Louis Comfort Tiffany was a master of stained glass, and as one of the most prolific designers of the 19th century, his work was displayed all over the world, including throughout the state of Pennsylvania. While I first became enamored of his art by visiting Pittsburgh churches, it’s also always a pleasure to stumble upon examples in more out-of-the-way places, such as in the town square in
Chambersburg, PA, at the Westmoreland Museum of American Art, or inside Nemacolin Resort in Farmington, PA. Here are some of my favorite unexpected spots to find Tiffany’s remarkable artwork.
Central Presbyterian Church, Chambersburg, PA
On a recent trip to Chambersburg, PA, I was surprised to learn that the Central Presbyterian Church on the Chambersburg Square holds a number of windows created by Tiffany Studios. Though the majority of buildings in Chambersburg were destroyed during the Civil War, the church today stands as a symbol of the resiliency of the town. While the most striking sight within the church is the Ascension window, which stands 25 feet high, there are numerous other Tiffany windows; not all are designed by the master glassmaker, however, so look for his signature along the bottom of the windows.
The Westmoreland Museum of American Art, Greensburg, PA
There are many stunning works of art in the Westmoreland, most notably the 56” x 84” Lynch Tiffany Window, made of fine leaded and plated glass. The window was first installed in the home of Thomas Lynch in 1905, and is designed from a period photo of Lynch’s grandfather’s sheep farm in Ballyduff, County Waterford, Ireland. The window was later moved into a home in Somerset County, where it remained for 56 years before the home’s new owners put it up for auction.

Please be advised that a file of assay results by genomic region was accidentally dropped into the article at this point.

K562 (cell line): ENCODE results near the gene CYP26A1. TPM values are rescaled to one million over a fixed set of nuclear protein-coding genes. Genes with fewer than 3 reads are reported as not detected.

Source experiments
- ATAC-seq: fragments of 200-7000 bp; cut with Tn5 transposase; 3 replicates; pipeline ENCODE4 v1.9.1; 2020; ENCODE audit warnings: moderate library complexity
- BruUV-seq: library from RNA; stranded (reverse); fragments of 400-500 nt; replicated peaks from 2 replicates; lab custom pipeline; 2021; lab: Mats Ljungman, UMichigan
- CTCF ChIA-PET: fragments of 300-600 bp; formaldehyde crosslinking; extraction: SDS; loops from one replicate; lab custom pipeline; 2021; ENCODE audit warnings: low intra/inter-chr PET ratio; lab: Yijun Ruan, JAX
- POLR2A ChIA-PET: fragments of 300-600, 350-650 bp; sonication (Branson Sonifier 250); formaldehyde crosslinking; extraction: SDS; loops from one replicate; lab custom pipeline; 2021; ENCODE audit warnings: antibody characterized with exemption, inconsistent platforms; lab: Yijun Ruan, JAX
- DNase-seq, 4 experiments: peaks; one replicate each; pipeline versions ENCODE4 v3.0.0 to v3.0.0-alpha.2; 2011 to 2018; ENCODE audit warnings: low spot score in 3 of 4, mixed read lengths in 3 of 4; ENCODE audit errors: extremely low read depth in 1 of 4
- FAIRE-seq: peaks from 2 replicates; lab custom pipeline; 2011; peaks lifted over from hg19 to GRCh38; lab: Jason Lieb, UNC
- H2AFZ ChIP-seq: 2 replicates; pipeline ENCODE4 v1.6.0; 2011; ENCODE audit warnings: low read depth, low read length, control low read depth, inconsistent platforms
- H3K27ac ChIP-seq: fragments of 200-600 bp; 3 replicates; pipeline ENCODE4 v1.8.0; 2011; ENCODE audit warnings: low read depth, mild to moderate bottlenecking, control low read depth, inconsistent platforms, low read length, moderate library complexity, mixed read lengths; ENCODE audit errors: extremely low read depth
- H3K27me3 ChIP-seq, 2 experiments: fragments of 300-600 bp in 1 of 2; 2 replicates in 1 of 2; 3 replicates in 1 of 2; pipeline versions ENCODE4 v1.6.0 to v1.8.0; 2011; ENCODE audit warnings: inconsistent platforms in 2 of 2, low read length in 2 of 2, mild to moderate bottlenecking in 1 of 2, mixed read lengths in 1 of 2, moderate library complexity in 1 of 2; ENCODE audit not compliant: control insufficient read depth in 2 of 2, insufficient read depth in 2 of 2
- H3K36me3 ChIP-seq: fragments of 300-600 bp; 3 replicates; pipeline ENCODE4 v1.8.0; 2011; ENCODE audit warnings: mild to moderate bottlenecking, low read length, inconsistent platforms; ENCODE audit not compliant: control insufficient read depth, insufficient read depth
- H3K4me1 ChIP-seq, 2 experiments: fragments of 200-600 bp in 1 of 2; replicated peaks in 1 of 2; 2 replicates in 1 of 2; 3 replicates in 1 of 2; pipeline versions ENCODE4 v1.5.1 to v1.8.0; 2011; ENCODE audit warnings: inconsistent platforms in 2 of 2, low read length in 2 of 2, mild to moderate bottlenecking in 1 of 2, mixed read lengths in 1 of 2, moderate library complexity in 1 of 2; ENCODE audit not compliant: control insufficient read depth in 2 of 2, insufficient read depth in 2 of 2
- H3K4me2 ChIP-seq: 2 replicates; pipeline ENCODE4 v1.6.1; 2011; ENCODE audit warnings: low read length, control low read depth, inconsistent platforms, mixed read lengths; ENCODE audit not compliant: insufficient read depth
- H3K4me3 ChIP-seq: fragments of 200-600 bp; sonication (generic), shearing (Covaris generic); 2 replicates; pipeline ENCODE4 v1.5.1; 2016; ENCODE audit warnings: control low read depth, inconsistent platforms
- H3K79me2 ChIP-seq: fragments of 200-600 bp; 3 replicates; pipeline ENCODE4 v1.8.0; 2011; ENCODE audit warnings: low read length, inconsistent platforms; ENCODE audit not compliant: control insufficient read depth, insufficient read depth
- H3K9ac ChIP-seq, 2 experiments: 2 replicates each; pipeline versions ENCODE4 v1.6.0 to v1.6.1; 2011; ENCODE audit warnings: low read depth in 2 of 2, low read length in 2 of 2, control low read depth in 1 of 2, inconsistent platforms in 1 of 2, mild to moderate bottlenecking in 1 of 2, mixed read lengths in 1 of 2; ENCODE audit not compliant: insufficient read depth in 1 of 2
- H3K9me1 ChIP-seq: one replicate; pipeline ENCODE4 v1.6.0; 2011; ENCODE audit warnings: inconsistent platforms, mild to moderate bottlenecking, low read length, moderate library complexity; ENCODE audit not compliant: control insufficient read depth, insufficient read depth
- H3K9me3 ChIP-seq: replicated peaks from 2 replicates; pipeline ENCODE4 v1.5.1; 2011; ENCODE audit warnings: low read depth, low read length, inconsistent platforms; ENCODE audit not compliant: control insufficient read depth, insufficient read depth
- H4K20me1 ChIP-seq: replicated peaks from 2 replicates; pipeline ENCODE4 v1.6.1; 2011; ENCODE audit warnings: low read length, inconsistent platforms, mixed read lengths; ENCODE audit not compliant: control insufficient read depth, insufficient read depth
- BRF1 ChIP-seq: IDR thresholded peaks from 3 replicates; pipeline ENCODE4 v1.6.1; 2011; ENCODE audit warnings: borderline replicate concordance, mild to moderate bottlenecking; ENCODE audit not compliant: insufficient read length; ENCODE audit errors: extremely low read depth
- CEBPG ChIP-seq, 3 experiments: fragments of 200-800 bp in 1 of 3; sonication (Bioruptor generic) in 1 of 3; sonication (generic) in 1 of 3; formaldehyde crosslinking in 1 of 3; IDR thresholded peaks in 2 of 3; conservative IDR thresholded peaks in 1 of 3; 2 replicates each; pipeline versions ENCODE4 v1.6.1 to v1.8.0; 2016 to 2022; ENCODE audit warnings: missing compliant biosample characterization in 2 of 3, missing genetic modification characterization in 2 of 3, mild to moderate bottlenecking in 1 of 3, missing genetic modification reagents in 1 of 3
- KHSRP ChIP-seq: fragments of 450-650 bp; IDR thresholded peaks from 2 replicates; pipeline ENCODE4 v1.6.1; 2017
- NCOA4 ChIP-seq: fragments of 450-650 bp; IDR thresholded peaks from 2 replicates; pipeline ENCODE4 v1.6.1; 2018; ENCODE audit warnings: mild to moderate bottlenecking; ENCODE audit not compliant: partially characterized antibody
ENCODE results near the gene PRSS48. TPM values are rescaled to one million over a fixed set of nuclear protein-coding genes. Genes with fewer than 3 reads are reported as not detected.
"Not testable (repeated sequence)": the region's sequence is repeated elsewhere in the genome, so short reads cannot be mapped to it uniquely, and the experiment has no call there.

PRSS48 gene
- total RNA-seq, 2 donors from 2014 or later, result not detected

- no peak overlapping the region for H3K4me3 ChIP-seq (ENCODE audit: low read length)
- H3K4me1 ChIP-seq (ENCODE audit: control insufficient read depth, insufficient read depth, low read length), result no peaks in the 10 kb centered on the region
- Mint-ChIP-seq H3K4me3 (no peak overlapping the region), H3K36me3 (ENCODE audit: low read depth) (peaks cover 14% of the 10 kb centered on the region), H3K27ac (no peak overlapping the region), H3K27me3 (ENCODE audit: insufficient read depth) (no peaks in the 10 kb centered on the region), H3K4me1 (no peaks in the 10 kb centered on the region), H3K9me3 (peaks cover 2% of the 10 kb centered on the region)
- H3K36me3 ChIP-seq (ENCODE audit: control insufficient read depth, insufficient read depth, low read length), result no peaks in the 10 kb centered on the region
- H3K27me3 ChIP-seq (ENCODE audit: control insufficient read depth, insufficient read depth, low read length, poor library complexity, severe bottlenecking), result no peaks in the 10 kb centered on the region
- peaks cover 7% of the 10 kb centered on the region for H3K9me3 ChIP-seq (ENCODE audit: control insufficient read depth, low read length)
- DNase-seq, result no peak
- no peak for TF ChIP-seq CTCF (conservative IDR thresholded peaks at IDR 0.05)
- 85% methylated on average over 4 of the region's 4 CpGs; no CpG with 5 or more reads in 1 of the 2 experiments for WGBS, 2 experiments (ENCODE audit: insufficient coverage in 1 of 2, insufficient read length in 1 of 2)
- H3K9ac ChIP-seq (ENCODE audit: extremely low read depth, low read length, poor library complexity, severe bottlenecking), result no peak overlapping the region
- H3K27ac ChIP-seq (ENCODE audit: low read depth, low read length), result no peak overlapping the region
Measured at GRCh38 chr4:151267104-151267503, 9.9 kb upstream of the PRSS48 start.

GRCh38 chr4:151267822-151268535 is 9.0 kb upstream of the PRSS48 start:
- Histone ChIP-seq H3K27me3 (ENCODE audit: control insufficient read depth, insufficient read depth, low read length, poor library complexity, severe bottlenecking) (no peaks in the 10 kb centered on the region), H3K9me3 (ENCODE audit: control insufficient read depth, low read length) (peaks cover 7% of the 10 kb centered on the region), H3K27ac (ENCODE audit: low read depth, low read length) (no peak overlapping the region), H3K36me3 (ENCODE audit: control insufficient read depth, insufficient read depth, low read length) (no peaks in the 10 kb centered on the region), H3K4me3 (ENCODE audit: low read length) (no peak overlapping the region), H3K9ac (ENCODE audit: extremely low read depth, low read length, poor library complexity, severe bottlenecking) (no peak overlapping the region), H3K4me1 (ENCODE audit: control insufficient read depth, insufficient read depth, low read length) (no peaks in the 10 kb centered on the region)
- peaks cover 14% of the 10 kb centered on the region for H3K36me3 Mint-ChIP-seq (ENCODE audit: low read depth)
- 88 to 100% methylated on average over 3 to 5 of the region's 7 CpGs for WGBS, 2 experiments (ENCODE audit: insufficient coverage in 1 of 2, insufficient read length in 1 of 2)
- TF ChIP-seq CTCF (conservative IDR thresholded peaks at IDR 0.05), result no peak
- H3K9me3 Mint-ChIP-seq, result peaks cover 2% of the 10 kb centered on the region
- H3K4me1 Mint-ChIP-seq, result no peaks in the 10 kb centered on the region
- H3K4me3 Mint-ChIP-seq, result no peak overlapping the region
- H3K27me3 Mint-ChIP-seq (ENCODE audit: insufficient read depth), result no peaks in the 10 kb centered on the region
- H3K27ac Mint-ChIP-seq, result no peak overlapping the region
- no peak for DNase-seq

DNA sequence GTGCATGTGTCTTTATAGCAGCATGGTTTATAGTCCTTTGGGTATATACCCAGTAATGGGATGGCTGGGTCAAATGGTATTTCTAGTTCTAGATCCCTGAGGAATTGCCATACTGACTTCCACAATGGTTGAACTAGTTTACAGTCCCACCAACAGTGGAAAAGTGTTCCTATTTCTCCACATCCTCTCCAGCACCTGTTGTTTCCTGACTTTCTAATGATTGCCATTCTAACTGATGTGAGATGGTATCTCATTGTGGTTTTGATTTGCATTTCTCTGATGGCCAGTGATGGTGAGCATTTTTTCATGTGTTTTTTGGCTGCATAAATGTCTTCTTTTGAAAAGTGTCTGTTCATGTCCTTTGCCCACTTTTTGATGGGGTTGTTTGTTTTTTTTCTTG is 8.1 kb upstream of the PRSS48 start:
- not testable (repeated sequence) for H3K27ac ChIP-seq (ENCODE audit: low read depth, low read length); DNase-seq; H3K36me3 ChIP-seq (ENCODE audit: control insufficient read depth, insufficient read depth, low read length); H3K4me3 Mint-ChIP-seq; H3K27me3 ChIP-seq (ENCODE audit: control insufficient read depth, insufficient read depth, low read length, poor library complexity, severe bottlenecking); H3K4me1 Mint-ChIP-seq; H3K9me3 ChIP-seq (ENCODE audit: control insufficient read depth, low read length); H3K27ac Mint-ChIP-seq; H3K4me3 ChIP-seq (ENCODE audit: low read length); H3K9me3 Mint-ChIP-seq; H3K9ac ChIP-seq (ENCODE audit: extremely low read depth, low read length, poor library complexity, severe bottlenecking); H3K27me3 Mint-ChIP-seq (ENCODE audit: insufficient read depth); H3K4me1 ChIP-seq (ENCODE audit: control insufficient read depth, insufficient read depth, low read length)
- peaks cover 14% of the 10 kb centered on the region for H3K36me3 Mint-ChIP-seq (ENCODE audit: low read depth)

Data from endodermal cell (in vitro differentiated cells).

Nemacolin Resort, Farmington, PA
The art collection at Nemacolin Resort is well worth a visit, even if you’re not staying overnight in Chateau Lafayette, where much of it is housed. The collection contains more than 1,000 pieces, including a nine-part Tiffany window in the atrium, a three-part Tiffany wisteria window in the conference center, and numerous floor and table lamps in the study. You can tour the collection on your own, or take a guided tour Wednesday, Friday and Sunday. You can also reserve an Indoor Curator’s Tour for $30 for a more in-depth look. If you’d prefer to do something hands-on, the resort even offers a Totally Tiffany class, where you can make a vinyl window cling that mimics Tiffany’s style.
There are a crazy amount of Tiffany windows in the ‘Burgh, and you can see many of them by taking a self-guided walking tour of area churches. Calvary Methodist Church on the North Side, for example, has three of the 10 largest Tiffany windows in the world—part of 189 Tiffany windows in the church made by the up-and-coming designer, which were installed in 1895. Some of the windows feature precious metals, including silver and gold, and their beauty truly shines through as the result of a recent restoration project.
Two other Tiffany attractions on the North Side include the Emmanuel Episcopal Church, which has three Tiffany windows in a triptych, and the Pittsburgh Children's Museum which has a 12-foot-high Tiffany Window.
One of my favorite places downtown to find Tiffany’s work is at the First Presbyterian Church of Pittsburgh on Sixth Avenue. Tucked among towering skyscrapers, the stone church, which has been in the heart of downtown for almost 250 years, features 13 windows designed by the master, as well as 253 other leaded and stained glass windows. While you’re at the church, take a walk around the graveyard as well—it’s a fascinating place full of local history.
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